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Awestruck? Why?

Andy Bannister explores God, beauty and what’s going on when the natural world takes our breath away …

ANDY BANNISTER explores God, beauty and what’s going on when the natural world takes our breath away …

One of my favourite places in the world is the Lake District. Over the years, I have climbed every summit, wandered every shoreline and explored every valley. Every corner of this part of England offers incredible views, scenes that have drawn writers, poets and artists for centuries.

But what is it that attracts us to a spectacular mountain landscape, to a beautiful view, or to stare in awe at the maelstrom of colours in a sunset?

When faced with natural beauty, two philosophies present themselves. The first is naturalism, the worldview of many of my atheist friends, which says that only material things exist: atoms, particles, stuff. There is no soul, no spirit, no transcendent reality and certainly no God. The writer Anthony Esolen playfully parodies this philosophy:

“[For the philosophical naturalist] it is best to keep the word ‘only’ ready in the arsenal at all times. The flame of the sky at sunset is ‘only’ the part of spectrum that penetrates the atmosphere at that angle … it is ‘only’ something or other material that scientists know about … or at least somebody knows all about them in some Important Places. Beauty is ‘only’ a neurological tic, or a personal opinion.”1

Beauty is one of many such experiences that strips away our pretensions, exposes the frailties of our philosophy and points us beyond ourselves. The instinctive reaction to natural beauty is that it causes us to yearn, to desire, to sing with joy. As Wordsworth, who loved the English Lake District with a passion wrote: “My heart leaps up when I behold … the sky.”2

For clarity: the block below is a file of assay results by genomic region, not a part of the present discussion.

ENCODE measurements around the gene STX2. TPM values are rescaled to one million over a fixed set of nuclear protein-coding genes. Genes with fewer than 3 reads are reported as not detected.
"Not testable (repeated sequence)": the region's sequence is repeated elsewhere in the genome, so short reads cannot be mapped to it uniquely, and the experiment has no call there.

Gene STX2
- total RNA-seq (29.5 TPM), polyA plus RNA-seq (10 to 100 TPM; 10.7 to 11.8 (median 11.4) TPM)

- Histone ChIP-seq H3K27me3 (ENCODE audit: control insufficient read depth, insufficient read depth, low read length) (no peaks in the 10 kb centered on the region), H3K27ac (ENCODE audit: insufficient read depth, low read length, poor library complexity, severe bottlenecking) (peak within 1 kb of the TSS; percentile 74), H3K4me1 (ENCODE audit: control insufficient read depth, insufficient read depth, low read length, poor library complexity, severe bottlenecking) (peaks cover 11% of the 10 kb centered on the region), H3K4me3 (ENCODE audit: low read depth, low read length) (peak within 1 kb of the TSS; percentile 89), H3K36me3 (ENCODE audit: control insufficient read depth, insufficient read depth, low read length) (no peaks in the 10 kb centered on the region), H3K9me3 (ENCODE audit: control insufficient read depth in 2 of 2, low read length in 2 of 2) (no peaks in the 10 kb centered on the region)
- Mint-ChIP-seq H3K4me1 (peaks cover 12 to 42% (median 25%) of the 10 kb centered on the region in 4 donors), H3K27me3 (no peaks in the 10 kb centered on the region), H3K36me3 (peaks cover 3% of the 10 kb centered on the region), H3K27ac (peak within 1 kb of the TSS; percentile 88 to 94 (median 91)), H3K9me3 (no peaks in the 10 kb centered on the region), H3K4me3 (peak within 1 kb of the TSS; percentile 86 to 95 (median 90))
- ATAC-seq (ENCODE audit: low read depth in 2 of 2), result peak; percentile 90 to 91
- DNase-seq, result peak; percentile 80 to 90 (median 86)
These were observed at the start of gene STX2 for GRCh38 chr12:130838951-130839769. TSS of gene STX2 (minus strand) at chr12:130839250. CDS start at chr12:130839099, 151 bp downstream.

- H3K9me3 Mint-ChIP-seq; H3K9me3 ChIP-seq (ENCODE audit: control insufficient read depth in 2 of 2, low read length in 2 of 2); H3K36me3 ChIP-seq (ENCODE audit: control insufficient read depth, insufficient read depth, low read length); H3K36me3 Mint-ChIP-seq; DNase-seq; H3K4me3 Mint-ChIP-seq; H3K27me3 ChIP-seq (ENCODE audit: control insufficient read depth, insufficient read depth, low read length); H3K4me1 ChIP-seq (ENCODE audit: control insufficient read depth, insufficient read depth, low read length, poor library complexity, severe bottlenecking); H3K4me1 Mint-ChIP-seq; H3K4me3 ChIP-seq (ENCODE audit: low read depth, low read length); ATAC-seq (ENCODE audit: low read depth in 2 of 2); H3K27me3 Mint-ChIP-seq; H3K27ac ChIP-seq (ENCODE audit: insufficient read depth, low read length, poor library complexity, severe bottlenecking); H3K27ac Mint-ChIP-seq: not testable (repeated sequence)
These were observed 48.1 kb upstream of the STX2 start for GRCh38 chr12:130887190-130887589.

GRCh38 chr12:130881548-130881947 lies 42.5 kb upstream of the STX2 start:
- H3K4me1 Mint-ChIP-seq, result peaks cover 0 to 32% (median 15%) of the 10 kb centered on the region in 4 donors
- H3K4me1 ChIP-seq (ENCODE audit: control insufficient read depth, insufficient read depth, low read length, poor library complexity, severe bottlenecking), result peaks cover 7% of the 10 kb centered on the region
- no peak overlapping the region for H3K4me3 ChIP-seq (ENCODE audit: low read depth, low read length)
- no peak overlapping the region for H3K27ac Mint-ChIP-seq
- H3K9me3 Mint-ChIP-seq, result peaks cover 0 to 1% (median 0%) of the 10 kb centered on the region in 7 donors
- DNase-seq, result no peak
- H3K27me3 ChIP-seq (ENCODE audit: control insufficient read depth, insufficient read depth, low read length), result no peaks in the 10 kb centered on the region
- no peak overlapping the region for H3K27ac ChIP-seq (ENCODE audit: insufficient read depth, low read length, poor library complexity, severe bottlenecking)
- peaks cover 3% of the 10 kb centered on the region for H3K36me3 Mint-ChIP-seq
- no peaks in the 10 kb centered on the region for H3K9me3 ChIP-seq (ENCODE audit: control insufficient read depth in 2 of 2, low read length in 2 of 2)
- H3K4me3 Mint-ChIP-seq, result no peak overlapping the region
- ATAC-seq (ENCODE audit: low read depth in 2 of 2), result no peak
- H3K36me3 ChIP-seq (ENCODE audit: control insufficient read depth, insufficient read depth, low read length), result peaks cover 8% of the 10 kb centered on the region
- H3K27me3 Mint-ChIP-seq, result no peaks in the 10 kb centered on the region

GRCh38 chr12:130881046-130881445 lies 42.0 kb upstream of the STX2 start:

But there’s more. For many of us who love the wild places, as we look at natural beauty there’s an emotion sometimes more akin to homesickness: a desire for something or somewhere more beautiful, more radiant, more real. Whereas naturalism struggles to begin to even describe such emotions and the experience of seeing real beauty, a second worldview – Christianity – offers a more compelling explanation.

Consider these words of the Bible:
“The heavens declare the glory of God; the skies proclaim the work of his hands.” Psalm 19:1

Why do we respond the way we do to beauty? Simply because it points beyond itself to something else, to the God who is the very source of all wonder, all goodness, all beauty; the God who is creator and artist and has painted and sculpted in creation countless masterpieces.

The atheist philosopher Albert Camus, wrestling with these ideas, wrote: “Beauty is unbearable, drives us to despair, offering us for a minute the glimpse of an eternity that we should like to stretch out over the whole of time.”3

Tragically, I think that in atheism this holds true, because beauty points beyond itself and sets the heart yearning for something that molecules, atoms and particles alone can never ultimately satisfy.

But in the Bible, we read these words: “God has made everything beautiful in its time; He has also set eternity in the hearts of men” (Ecclesiastes 3:11). Eternity in our hearts. I might also add “and our eyes”. Plato once said, through the mouth of Socrates, that “wonder is the beginning of philosophy” and whilst that is true, it begs a question: where is its end? The answer, if we are to live authentically, is only in the fulfilment of wonder in the God who is the source of all beauty.    

Anthony Esolen, Ten Ways to Destroy the Imagination of Your Child (Wilmington, DE: ISI Books) 236.
Wordsworth, ‘My heart leaps up when I behold’ in Stephen Gill (ed.), William Wordsworth: The Major Works (Oxford: Oxford University Press, 2008 [1984]) 246.
Albert Camus, Notebooks 1935-1951 (New York: Marlowe & Company, 1963) 6.
Plato, Theaetetus.

  • Dr Andy Bannister is the Canadian Director of Ravi Zacharias International Ministries (RZIM). From churches to universities, business forums to TV and radio, Andy regularly addresses audiences of both Christians and those of all faiths and none, on issues relating to faith, culture, politics and society. His best-selling book, The Atheist Who Didn’t Exist (or: The Dreadful Consequences of Bad Arguments) is a fast-paced mix of comedy and theology that tackles many of the popular atheist soundbites about Christianity that regularly resurface in the media. Find out more and read a free chapter at
  • PHOTO: Lake District scene - Shutterstock

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